Brazil Central Bank Update
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The Brazilian Central Bank implemented the biggest interest rate hike in nearly two decades on Wednesday, raising interest rates by 100 basis points, in order to curb the risk of an inflation spiral.
As the economy recovers from economic recovery, the most populous countries in Latin America are witnessing sharp increases in prices. COVID-19 pandemic, Pinch the family and put pressure on the Central Bank of Brazil or BCB to take action.
Due to the worst drought in nearly a century, weak exchange rates, strong global demand for raw materials, and rising electricity bills, all these have caused Brazil’s inflation rate to exceed 8% in the 12 months ending in June. It is an official The target is 3.75 twice as much as the 2021 percentage.
Wednesday’s decision is consistent with the forecast of economists surveyed by Reuters, who previously expected the BCB’s Selic interest rate to rise from 4.25% to 5.25%, which is the fourth consecutive increase by the central bank.The benchmark is in 2% historical low Until March.
The overall percentage point jump represents an increase of 75 basis points announced after three percentage points. Previous meeting This year is the interest rate setting committee, or Copom. This will be the largest increase since the last increase of 100 basis points in 2003.
The central bank stated that it expects to raise interest rates by another 100 basis points at the next meeting. Among other factors, it cited the “Evolution of Covid-19 Delta Variant” as the “risk of the recovery of the world economy”.
As the commodity boom and pandemic-related bottlenecks in the global supply chain have triggered an international debate about whether the return of inflation is temporary or long-term, some central bank governors are tightening monetary policy.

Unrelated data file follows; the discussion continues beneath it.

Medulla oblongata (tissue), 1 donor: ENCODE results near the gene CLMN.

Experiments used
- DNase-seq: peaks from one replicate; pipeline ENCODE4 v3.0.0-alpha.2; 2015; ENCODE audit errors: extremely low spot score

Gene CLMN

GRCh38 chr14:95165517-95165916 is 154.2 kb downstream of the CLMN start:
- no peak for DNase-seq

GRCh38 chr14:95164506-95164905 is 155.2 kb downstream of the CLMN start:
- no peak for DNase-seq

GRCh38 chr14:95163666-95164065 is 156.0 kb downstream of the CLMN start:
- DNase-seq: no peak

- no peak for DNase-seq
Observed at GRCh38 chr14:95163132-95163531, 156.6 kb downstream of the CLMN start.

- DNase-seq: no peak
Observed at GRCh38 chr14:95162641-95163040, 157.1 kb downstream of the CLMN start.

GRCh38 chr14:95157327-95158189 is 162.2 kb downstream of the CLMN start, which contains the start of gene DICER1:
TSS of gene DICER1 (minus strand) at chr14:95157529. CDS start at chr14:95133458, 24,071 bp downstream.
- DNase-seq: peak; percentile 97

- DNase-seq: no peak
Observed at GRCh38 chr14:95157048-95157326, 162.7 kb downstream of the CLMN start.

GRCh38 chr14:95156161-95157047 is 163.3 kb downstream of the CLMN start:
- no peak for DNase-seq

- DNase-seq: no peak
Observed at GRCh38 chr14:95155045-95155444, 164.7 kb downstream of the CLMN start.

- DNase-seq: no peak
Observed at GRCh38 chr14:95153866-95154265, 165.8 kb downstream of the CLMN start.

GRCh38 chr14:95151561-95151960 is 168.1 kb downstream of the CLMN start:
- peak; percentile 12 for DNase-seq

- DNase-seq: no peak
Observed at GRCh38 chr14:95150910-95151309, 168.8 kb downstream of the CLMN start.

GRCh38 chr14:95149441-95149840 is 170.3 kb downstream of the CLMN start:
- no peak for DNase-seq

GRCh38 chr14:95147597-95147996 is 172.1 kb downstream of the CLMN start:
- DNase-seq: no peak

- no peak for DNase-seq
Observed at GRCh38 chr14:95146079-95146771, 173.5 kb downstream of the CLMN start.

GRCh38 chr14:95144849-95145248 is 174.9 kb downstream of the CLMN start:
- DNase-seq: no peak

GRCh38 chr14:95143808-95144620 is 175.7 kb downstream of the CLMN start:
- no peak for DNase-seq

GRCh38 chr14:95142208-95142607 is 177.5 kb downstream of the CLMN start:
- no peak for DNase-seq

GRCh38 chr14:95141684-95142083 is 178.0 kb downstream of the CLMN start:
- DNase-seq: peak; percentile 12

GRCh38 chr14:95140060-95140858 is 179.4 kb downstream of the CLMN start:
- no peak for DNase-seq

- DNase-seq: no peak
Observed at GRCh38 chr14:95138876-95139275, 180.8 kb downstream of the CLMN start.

Russia, Mexico, and Chile have all raised interest rates recently, while the US Federal Reserve is approaching The decision to slow down Its massive monetary stimulus.
BCB, where Gained formal autonomy William Jackson, chief emerging market economist at Capital Investment Corporation, said that this year is at the forefront of radical approaches adopted by emerging markets.
However, he pointed out BrazilGDP is still below the level before the deep recession in 2014.
“This will indicate that the economy is operating below its potential and that monetary policy should be stimulating,” Jackson said. “But given the current threat of inflation, people think it cannot continue for the time being.”
In a country that has experienced price runaway and hyperinflation only a generation ago, monetary policymakers will have to strike a balance between protecting consumers and encouraging growth.
Cristiano Oliveira, chief economist at Banco Fibra, a commercial lending bank, suggested that Copom should speed up interest rate hikes to bring future inflation estimates closer to its target.
“The center of the 2022 inflation target is 3.25%, but the previous year’s inflation should be close to 7.5%. In other words, the central bank has a difficult task before it, which is to reduce the inflation rate by more than 50%.”
Food costs have driven millions of people into starvation, and since the first data series started in 2012, Brazil’s unemployment rate is close to record levels. Transportation and housing Recently it has also become more expensive.
At the same time, low reservoir water levels have affected South American countries’ main source of electricity-hydropower, forcing utility companies to start more expensive thermal power plants.